And then the next morning after a night out with our friends, I was up early. I was up early doing some work, being really focused, getting stuff done. And by the time it was noon, I was done with everything that I needed to do. And then my friends would come down and they would see me relaxing, doing absolutely nothing, just reading a book, and having a relaxing time, and they go, “Thanh, what is going on? Are you already done?” And I was like, “Yup, I’m already done. I did everything I needed to do. I’m just going to relax for the rest of the day.” And they go, “Wow! How did you do that? That is Asian efficiency right there.” And I said, “Oh, that’s a great catch name. I should register that domain name.”

And so, I registered the domain name and didn’t really think of it at that time of doing anything with it. It wasn’t until a few years later when I started just blogging about productivity and time management and efficiency that I said, “Hey, maybe I should just start blogging about this once a week and share some of the things that I’ve learned over the years with my friends and family.” And that just accidentally turned into a business one year later.

So, it really started off as a passion thing because I just wanted to share with my friends and family what I’ve learned from reading books about productivity and some of the workshops I’ve been to, and just putting it in one place. It was just something I was really passionate about at that time and I never thought it would be a business that it is today. So, it’s just super fortunate that I’m able to do something that I’m really passionate about.

Pete Mockaitis
Well, yeah, that’s cool. I think the first time I caught the name, I was like, “Is this about the Toyota LEAN manufacturing system?” I was like, “Oh, no, no, it’s about personal productivity. Okay, yeah, I’m with you.”

Thanh Pham
Yeah, that’s another thing I get quite often too. So, if somebody says that they’re already into productivity, because that’s usually one step further, and then I usually have the inclination just to start geeking out with that person right away because I’m very into that sort of thing as well, especially if you run a business or manage a big team, you’re always looking for interesting philosophies and different ways of doing things, whether it’s with your own self or with people that you work with. And so, there’s so many ways to be productive as a person and be productive as a team. And I love just geeking out about that sort of stuff.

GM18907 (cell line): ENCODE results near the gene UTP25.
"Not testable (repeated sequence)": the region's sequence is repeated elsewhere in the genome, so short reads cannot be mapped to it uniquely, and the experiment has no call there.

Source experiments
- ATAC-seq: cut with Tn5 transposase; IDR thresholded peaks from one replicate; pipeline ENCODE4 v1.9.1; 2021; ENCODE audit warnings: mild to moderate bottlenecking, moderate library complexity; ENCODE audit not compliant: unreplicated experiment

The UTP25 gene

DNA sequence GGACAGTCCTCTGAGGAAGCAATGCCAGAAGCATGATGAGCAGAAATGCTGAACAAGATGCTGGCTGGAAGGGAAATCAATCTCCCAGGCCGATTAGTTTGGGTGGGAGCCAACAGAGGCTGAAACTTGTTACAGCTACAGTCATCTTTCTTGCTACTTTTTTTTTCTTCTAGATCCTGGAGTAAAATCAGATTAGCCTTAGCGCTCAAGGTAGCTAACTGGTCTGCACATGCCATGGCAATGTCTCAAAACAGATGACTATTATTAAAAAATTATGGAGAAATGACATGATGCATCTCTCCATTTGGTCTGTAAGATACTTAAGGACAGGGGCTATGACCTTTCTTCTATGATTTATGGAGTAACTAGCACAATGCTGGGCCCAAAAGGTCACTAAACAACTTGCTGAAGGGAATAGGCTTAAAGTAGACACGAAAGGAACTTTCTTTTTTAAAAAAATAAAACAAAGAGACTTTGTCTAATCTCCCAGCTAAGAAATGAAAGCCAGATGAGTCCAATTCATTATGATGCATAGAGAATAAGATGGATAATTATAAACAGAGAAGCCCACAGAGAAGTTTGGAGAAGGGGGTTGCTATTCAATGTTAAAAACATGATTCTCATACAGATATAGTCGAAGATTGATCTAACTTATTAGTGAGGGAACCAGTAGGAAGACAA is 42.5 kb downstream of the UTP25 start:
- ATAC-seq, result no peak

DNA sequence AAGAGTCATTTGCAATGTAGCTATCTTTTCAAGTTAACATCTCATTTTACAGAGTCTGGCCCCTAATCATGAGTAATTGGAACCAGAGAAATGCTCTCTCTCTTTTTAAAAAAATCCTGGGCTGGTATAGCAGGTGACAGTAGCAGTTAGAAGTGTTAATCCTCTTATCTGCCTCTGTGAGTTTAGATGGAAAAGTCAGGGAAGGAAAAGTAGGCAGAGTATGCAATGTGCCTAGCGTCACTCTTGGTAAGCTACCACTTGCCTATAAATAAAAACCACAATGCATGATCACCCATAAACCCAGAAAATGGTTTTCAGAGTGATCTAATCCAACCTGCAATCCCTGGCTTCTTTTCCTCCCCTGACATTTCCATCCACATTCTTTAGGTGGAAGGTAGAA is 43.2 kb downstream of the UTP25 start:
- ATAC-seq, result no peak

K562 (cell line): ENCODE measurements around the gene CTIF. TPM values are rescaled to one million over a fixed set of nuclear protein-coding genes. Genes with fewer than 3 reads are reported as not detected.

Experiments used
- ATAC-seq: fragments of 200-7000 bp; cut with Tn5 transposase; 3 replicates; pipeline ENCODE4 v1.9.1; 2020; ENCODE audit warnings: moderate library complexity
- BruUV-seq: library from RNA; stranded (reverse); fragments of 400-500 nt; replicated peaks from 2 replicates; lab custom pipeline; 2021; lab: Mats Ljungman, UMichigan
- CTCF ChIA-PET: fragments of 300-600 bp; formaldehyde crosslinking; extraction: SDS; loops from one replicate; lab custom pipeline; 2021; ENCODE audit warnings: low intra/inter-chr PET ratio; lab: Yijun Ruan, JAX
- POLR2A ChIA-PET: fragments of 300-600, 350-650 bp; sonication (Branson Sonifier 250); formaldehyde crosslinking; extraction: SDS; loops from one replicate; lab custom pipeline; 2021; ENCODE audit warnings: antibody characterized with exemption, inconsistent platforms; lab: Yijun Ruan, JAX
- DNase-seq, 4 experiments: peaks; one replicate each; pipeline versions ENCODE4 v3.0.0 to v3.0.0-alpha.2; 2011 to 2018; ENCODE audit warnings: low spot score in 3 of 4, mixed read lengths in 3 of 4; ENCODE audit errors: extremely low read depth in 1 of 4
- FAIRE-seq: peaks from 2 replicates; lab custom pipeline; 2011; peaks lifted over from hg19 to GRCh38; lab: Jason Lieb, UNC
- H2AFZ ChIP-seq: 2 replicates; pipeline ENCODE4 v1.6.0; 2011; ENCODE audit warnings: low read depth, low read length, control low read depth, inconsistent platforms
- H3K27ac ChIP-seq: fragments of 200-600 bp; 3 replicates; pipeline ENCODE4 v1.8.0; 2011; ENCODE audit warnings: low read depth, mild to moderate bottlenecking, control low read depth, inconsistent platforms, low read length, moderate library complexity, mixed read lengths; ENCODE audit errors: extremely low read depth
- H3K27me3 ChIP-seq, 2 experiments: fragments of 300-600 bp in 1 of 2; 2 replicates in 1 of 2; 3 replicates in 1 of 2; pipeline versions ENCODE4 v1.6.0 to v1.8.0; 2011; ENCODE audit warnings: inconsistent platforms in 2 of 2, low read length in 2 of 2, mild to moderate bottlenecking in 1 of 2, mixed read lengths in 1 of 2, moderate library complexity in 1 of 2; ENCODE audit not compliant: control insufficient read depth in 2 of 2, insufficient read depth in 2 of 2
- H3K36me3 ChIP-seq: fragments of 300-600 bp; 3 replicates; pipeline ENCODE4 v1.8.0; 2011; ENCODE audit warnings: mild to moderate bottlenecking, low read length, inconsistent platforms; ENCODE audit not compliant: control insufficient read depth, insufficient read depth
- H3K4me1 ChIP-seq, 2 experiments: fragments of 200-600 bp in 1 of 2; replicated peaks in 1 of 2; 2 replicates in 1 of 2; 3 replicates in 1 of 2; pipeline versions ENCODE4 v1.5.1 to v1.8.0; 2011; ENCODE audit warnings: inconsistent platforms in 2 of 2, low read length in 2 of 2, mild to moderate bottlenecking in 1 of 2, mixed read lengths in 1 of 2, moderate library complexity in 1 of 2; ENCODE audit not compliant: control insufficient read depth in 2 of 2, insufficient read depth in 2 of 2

Pete Mockaitis
Well, so I want to talk about the geeking out dimension first, if I could. So, I think I’ve seen this go a couple ways when it comes to talking about productivity efficiency stuff. You can get lost in sort of this realm of, “Hey, I’m just rearranging my file folders and trying out a new app,” and just kind of like you’re not actually achieving anything. You’re just sort of reshuffling your stuff around in different ways.

And I’ve also seen implementing certain systems and approaches and tools in which you just see sort of like lifechanging benefits. So, could you maybe make the case, if you could, for what are the kinds of gains or benefits we can achieve by implementing some of these efficiency productivity stuff or is it all just a way for nerds to play with new toys?

Thanh Pham
There’s definitely a case for all sorts of situations. And based on the last eight years of me teaching this through the blog, through the coaching programs and other programs that we have, I’ve noticed that there’s a couple things that people can get out of this. One is you tend to create more structure and routine in your life that might be missing. So, a lot of people oftentimes come to us because life is chaotic, there’s a lot of stuff going on, they can’t keep up. And having some sort of structure or routine in place allows people to be more creative, allows people to get more stuff done, and actually achieve the goals that they set out for themselves. So, there’s one big part of that.

Another big part is just having the freedom to choose how you want to spend your time. Oftentimes when we are bombarded with so many things to do or to-do lists, it’s like from here to Tokyo, it’s just endlessly long, and anytime you finish something off in your to-do list, something new pops up on there, and it kind of feels like a battle that you can’t really win.

And so, once we kind of get that under control, then we give ourselves the option to really choose how we want to spend our time. Do we want to do more things on our to-do list or do we want to spend more time doing things like spending time with our family, or starting new business on the side, or just having the option to choose how you want to spend your time and what you want to do with that? And most people would pick one of those two options I would say.

And then there’s this third camp, usually, of people that just love to nerd out, they just love to play with new toys and feel like they’re making progress in their life, and trying new different things. That’s definitely how I    started with everything. But I also had to learn that, you know, at some point there are diminishing returns. There’s only so many task managers that I can try to find the perfect one, or there’s only so many settings that I can change, or there’s so many workflows that I should use before I really start to just spend more time “being or trying to be productive” versus actually getting results, getting stuff done that needs to be done, and then having the time “luxury” to choose how I want to spend my time going forward.